16. It runs with irresistible course to many a lake and brook as its home, it flows in the currents of rivers, unless it is stopped by some bridge or embankment.
17. The waters of the seas like ignorant men on earth, ran up and down in search of the proper course; but failing to find the same, they tumbled and turned about in eddies and whirlpools (of doubts).
18. I saw the water on the mountain-top, which thought it rested on high, yet it fell owing to its restlessness in the form of a water-fall in the cataract, where it was dashed to a thousand splashes. (So I found myself to be hurled down by my sins, from my high position in heaven, to a thousand devious paths on earth).
19. I saw the water rising from the earth in the form of vapour on high, and then mixing with the blue ocean of the azure sky, or appearing as blue sapphires among the twinkling stars of heaven.
20. I saw the waters ascending and riding on the back of the clouds, and there joining with the lightnings as their hidden consorts, shining as the cerulean god Vishnu, mounted on the back of the hoary serpent—Vasuki.
21. I found this water both in the atomic and elementary creations, as well as in all gross bodies on earth, and I found it lying unperceived in the very grain of all things, as the omnipresent Brahma inheres in all substances.
22. This element resides in the tongue; which perceives the flavour of things from their particles, and conveys the sense to the mind. Hence I ween the feeling of taste relates to the soul and its perception, and not to the sensibility of the body. (The Divine Spirit is said to be flavour—rasovaitat, and it is the human soul only that perceives it).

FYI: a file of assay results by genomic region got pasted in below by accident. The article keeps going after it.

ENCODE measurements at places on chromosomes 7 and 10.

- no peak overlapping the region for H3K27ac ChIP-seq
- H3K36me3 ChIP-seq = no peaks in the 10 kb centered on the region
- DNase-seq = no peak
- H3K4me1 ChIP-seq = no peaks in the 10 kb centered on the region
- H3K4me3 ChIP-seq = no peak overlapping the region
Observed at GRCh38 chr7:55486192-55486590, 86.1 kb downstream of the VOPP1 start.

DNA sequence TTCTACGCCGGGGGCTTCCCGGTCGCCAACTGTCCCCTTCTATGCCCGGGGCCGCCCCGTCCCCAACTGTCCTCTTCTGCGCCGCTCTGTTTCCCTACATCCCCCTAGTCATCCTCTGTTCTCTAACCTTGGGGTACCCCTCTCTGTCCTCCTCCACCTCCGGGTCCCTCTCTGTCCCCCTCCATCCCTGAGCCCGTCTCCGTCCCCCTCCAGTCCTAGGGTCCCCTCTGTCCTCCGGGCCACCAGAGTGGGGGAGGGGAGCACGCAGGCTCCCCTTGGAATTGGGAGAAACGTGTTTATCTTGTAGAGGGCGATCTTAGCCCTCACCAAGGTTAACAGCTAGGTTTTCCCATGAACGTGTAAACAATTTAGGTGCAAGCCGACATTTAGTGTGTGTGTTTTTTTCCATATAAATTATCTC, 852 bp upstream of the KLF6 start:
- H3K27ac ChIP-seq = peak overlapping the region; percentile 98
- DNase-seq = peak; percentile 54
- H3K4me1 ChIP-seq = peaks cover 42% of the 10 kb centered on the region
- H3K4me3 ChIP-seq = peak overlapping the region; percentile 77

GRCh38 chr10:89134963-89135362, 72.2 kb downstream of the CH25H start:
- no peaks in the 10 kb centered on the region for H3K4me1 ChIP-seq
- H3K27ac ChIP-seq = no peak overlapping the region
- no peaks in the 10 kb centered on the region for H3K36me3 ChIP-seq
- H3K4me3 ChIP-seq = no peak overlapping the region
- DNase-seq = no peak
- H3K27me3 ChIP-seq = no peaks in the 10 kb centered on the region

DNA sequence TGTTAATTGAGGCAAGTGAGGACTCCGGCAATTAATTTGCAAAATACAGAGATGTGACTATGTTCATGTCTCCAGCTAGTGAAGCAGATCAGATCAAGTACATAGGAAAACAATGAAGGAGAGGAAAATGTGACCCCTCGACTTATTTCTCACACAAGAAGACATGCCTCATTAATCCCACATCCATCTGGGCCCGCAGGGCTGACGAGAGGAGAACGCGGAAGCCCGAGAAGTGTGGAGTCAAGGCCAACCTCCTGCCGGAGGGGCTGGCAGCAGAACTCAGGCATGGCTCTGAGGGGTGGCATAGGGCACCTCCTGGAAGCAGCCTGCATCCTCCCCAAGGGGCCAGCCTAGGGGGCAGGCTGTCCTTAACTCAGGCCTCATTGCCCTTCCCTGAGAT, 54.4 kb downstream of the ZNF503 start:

23. I did not taste this spiritual savour, by means of the body or any of its organs; it is felt in the inner soul only, and not by the perceptions of the mind, which are misleading and therefore false and unreal.
24. There is this flavour scattered on all sides, in the sapidity of the season's fruits and flowers; I have tasted them all and left the flowers to be sucked by the bees and butterflies.
25. Again the sentient soul abides in the form of this liquid, in the bodies and limbs of all the fourteen kinds of living bodies (in some of which it appears in the form of red hot blood).
26. It assumes the form of the showers of rain, and mounts on the back of the driving winds; and then it fills the whole atmosphere, with a sweet aromatic fragrance. (This sweet scent is called in Bengali [Bengali:?], which is a corruption of [Bengali/Sanskrit:?] swadu or sweet).
27. Rama! remaining in that state of my sublimated abstraction, I perceived the particulars of the world in each individual and particular particle.
28. Remaining unknown to and unseen by any body, I perceived the properties of all things, as I marked those of water, with this my sensible body, appearing as gross matter.
29. Thus I saw thousands of worlds, and the repeated rising and fallings, like the leaves of plantain trees (or rather the barks of those trees, which grow upon and envelop one another).
30. Thus did this material world, appear to me in its immaterial form; as a creation of the Intellect, and presenting a pure and vacuous aspect.
31. The phenomenal is nothing, and it is its mental perception only that we have all of this world; and this also vanishes into nothing, when we know this all to be a mere void.